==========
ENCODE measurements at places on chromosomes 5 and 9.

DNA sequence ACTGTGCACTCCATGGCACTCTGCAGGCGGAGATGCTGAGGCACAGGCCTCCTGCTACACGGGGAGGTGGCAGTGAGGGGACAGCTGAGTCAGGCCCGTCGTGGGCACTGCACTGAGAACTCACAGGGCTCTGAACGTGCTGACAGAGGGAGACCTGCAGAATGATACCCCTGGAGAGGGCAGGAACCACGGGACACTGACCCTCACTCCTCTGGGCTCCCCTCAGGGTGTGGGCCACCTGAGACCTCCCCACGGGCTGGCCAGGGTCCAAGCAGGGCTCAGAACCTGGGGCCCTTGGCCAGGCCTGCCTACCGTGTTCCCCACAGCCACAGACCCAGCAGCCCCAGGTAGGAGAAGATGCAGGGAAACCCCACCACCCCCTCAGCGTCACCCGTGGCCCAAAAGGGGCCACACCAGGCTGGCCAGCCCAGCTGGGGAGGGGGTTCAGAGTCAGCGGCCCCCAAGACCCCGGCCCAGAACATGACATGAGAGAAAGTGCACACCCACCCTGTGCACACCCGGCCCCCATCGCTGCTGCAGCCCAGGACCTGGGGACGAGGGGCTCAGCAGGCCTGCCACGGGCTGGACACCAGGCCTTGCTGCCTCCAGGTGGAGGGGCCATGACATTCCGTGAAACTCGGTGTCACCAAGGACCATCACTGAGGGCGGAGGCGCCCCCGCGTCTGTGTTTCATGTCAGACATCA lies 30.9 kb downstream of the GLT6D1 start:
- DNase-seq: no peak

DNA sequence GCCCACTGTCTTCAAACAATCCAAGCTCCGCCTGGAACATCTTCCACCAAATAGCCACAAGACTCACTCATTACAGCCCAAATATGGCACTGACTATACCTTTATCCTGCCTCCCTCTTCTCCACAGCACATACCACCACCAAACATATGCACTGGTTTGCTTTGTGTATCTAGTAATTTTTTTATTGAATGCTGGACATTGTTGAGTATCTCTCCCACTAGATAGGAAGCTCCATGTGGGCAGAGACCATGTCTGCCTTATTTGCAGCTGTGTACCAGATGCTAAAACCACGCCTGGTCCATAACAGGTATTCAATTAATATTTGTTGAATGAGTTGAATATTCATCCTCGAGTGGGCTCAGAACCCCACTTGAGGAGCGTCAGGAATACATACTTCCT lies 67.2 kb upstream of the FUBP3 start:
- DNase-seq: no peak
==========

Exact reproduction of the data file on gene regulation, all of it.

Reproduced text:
ENCODE measurements at places on chromosomes 5 and 9.

DNA sequence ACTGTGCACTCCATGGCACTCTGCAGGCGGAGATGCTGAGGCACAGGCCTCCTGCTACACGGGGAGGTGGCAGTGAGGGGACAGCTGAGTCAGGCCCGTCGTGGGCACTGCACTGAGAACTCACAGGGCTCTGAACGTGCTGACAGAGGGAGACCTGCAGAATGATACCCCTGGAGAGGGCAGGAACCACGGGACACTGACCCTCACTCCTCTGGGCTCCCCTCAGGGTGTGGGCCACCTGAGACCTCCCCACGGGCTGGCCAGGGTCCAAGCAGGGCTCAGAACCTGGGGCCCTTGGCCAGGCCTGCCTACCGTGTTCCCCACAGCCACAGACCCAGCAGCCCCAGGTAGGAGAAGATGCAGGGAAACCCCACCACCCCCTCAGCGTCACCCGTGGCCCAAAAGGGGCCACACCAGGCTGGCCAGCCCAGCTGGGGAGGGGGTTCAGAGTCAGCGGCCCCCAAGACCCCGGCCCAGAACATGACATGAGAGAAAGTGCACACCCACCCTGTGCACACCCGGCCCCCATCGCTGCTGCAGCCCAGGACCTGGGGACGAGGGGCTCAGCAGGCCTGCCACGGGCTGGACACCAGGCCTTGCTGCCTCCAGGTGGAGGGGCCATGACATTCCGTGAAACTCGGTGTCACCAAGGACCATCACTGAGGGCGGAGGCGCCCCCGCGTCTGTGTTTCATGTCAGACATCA lies 30.9 kb downstream of the GLT6D1 start:
- DNase-seq: no peak

DNA sequence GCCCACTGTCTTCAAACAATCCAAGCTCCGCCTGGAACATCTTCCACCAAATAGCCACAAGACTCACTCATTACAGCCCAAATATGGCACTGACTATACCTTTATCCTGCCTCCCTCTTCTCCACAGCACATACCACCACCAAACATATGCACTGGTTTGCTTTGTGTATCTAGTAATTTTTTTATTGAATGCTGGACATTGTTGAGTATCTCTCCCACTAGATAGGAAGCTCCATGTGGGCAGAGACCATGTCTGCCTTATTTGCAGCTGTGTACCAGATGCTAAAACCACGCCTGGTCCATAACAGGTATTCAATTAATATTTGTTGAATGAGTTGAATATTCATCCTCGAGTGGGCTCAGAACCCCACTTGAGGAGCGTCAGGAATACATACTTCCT lies 67.2 kb upstream of the FUBP3 start:
- DNase-seq: no peak